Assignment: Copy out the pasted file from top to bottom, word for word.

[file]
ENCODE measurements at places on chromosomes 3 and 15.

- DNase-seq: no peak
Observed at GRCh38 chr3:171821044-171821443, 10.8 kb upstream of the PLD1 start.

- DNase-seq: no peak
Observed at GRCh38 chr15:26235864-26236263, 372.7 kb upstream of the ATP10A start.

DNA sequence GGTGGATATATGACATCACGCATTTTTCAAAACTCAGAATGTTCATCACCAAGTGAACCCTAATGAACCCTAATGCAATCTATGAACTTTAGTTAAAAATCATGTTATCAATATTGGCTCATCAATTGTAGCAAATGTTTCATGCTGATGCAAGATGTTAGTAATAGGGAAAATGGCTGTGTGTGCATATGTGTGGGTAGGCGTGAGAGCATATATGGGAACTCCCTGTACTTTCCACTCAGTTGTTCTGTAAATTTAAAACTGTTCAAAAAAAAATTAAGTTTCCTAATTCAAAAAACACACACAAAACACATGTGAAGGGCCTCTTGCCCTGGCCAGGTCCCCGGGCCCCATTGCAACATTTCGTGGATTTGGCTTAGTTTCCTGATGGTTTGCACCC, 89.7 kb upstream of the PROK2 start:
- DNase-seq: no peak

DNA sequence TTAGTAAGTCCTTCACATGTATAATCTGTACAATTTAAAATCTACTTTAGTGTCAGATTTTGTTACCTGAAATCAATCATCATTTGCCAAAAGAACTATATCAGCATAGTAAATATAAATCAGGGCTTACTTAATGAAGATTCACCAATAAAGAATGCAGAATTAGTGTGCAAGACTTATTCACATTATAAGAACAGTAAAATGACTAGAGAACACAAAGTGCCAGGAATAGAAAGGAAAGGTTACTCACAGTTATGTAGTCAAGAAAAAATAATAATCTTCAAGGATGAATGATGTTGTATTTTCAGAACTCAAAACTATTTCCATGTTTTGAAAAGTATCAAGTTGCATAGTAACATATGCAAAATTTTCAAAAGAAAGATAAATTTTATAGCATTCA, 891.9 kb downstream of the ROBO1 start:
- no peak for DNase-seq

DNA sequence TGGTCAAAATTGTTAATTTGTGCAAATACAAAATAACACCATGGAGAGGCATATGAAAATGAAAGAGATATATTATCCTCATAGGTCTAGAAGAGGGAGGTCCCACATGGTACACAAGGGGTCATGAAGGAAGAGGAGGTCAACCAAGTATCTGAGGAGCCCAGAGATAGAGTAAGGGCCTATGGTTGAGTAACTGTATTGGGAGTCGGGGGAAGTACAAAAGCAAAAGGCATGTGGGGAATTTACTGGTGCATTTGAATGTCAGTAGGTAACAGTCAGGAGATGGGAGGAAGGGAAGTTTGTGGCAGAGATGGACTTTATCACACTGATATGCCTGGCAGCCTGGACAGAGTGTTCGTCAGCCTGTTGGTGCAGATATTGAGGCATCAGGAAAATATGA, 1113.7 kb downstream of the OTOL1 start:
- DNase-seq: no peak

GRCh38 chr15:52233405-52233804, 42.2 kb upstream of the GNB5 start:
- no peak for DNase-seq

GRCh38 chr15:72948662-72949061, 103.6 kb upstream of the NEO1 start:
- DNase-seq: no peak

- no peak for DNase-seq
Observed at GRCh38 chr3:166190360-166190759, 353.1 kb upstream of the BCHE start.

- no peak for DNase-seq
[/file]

ENCODE measurements at places on chromosomes 3 and 15.

- DNase-seq: no peak
Observed at GRCh38 chr3:171821044-171821443, 10.8 kb upstream of the PLD1 start.

- DNase-seq: no peak
Observed at GRCh38 chr15:26235864-26236263, 372.7 kb upstream of the ATP10A start.

DNA sequence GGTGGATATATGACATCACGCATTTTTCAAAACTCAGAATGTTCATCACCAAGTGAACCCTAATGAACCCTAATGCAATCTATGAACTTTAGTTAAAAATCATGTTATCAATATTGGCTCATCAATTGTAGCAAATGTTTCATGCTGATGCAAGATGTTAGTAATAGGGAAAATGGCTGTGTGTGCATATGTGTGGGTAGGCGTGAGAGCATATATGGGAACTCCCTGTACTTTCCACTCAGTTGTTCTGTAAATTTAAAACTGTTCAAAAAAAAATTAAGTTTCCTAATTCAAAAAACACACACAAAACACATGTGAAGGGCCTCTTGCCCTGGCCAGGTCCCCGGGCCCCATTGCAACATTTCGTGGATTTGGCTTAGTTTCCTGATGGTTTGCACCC, 89.7 kb upstream of the PROK2 start:
- DNase-seq: no peak

DNA sequence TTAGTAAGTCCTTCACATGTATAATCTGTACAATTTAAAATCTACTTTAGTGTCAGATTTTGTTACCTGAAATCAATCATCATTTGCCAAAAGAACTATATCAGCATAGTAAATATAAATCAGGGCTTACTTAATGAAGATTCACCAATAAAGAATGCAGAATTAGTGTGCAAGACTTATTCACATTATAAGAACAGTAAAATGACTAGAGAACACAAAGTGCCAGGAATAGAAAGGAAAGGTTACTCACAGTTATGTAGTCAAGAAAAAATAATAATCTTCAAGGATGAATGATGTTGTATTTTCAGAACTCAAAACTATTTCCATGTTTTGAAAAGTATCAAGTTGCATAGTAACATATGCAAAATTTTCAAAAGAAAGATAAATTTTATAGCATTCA, 891.9 kb downstream of the ROBO1 start:
- no peak for DNase-seq

DNA sequence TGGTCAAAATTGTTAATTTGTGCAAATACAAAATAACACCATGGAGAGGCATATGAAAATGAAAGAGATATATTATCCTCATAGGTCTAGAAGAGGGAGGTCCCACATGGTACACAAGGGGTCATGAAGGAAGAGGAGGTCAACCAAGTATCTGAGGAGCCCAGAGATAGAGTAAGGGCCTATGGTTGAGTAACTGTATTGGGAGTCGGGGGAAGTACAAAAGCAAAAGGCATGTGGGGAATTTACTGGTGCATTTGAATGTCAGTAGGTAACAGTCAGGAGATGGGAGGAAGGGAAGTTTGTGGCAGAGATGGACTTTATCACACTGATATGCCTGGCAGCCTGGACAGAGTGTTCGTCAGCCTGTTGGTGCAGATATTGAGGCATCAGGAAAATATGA, 1113.7 kb downstream of the OTOL1 start:
- DNase-seq: no peak

GRCh38 chr15:52233405-52233804, 42.2 kb upstream of the GNB5 start:
- no peak for DNase-seq

GRCh38 chr15:72948662-72949061, 103.6 kb upstream of the NEO1 start:
- DNase-seq: no peak

- no peak for DNase-seq
Observed at GRCh38 chr3:166190360-166190759, 353.1 kb upstream of the BCHE start.

- no peak for DNase-seq